UK wheat imports came within a whisper of hitting 3m tonnes for the first time since the 1970s in 2012-13, making the country a larger buyer than Bangladesh or Saudi Arabia, and in line with China.
Wheat imports by the UK - the European Union's third-largest producer of the grain, and typically a significant net exporter of the grain – hit 2.95m tonnes in the year to the end of June, customs data revealed.
The figure is more than three times the 907,000 tonnes bought in the previous season, and represents the highest since 1978.
And imports remained strong into the end of the season, reaching 276,451 tonnes in June, defying expectations of a late deceleration – with some traders cautioning that millers, having gained a taste for uniform-quality foreign supplies, may be reluctant to turn back to more variable domestic wheat.
There is also talk, thanks in part to hefty imports, of a large amount of last year's domestic harvest being left for sale.
One trading house reported that "it is now thought that the carryover of old crop wheat into the new season might be as much as 2.5m tonnes, the second highest on record and 750,000 tonnes more than is normally required".
Corn imports soar too
The rush to import follows a 2012 harvest which was dogged by the UK's second wettest year in a century, which sent the yield to 20-year low, and bushels weights to the lowest since records began in 1977.
Indeed, only a fraction of the crop fulfilled full milling specifications, prompting bakers to turn abroad en masse for appropriate supplies.
Selected wheat importers, 2012-13
Turkey: 3.3m tonnes
Yemen: 3.1m tonnes
China: 2.96m tonnes
UK: 2.96m tonnes
Bangladesh: 2.6m tonnes
Saudi Arabia: 2.0m tonnes
Afghanistan: 1.9m tonnes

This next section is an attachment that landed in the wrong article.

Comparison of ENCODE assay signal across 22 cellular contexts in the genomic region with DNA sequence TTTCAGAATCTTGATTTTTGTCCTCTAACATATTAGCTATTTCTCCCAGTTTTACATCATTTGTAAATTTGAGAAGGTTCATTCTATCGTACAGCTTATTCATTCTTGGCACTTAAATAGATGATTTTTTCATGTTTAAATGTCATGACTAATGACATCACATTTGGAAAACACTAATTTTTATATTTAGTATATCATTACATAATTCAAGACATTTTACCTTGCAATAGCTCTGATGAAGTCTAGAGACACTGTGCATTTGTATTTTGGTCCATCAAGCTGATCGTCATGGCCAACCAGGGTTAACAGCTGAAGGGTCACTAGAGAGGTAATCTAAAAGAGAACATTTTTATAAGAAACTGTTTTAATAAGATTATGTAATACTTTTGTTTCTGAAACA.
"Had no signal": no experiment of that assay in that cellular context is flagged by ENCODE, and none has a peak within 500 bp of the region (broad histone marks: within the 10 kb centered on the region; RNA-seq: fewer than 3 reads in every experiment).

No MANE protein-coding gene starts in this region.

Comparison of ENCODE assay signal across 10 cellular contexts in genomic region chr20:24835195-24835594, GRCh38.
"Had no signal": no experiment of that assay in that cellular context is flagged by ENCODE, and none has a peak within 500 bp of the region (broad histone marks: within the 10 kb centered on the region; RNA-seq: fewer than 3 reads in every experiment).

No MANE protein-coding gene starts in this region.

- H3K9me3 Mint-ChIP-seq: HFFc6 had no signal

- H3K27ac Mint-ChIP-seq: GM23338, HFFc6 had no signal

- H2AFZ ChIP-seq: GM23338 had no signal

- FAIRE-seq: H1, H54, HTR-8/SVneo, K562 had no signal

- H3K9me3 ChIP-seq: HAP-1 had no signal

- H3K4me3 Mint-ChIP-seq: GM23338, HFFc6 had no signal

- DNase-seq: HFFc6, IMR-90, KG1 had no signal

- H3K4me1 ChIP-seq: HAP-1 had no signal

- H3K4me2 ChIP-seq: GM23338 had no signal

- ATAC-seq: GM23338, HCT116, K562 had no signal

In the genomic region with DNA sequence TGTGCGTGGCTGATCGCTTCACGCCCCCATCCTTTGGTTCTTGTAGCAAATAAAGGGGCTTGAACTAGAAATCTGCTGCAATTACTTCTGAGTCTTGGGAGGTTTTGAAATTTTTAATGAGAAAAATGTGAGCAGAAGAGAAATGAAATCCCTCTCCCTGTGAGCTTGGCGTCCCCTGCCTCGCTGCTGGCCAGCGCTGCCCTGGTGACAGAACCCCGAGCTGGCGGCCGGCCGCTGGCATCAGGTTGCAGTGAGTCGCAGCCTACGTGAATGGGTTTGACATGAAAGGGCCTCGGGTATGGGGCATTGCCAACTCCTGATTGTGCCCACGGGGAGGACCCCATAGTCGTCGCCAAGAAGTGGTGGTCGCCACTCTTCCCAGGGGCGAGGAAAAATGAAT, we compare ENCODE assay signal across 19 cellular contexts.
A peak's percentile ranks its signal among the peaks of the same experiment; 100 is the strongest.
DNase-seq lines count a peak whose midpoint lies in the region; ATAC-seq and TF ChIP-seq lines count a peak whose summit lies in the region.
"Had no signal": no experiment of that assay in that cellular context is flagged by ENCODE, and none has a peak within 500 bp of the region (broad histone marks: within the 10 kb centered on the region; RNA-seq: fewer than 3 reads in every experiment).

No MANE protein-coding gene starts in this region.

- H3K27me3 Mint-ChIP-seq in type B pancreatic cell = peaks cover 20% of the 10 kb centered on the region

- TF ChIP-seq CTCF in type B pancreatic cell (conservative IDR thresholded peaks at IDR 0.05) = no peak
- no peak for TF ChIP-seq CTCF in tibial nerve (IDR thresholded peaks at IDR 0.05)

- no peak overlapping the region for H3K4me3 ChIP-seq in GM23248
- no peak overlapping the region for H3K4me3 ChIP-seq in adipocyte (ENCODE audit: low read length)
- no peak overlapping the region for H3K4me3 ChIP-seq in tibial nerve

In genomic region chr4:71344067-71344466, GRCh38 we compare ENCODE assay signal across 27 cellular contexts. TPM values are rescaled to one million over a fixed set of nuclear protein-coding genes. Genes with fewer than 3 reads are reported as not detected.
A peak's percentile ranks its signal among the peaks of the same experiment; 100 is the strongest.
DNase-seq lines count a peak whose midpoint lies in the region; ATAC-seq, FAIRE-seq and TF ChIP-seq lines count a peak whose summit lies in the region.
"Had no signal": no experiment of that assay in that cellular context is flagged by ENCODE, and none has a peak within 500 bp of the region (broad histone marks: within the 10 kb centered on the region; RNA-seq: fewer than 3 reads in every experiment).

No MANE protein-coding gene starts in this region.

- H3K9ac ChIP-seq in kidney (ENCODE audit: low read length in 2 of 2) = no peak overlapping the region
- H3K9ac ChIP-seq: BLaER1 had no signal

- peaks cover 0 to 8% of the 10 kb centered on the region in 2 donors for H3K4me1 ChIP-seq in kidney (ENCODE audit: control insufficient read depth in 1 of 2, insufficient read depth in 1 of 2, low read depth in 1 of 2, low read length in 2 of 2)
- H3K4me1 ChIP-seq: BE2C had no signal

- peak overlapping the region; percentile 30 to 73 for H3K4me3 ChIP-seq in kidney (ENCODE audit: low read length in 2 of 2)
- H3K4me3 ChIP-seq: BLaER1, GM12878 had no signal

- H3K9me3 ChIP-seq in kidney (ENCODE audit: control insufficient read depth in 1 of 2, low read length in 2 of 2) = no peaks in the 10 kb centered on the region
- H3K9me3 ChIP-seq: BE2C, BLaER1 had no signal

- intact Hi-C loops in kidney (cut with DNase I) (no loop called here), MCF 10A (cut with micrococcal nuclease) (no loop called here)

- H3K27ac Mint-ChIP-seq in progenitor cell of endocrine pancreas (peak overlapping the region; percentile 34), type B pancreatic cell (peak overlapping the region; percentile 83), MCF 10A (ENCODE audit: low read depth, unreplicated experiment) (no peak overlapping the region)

Sources: HMRC, USDA
Imports from Germany, a source of hard wheat, soared sixfold to 1.06m tonnes, becoming the top origin ahead of Canada, another high protein grain exporter, which shipped 358,023 tonnes to the UK, a rise of 30% year on year.
Much of the UK harvest did not even make feed specifications, thanks to its low bushel weight, requiring imports of higher grade wheat for blending, or of alternative grains.
Corn imports more than doubled to 1.69m tonnes, the highest in at least 17 years.
Prospects for this season
The UK's wheat exports slumped to a 12-year low of 756,873 tonnes in 2012-13, down 71% year on year, with much being shipped as a cheap ingredient in feed, for blending with higher quality crop.
And there are doubts over the country's ability to return to being a net wheat exporter in 2013-14, given the setback a wet autumn posed to winter wheat sowings, and the extra domestic demand as the Ensus ethanol plant comes back on line and the rival Vivergo plant hits top gear.
The US Department of Agriculture on Monday forecast the UK's wheat harvest this year at 11.9m tonnes.
Average annual wheat consumption between 2007-08 and 2011-12 was 13.6m tonnes, on UK farm ministry data.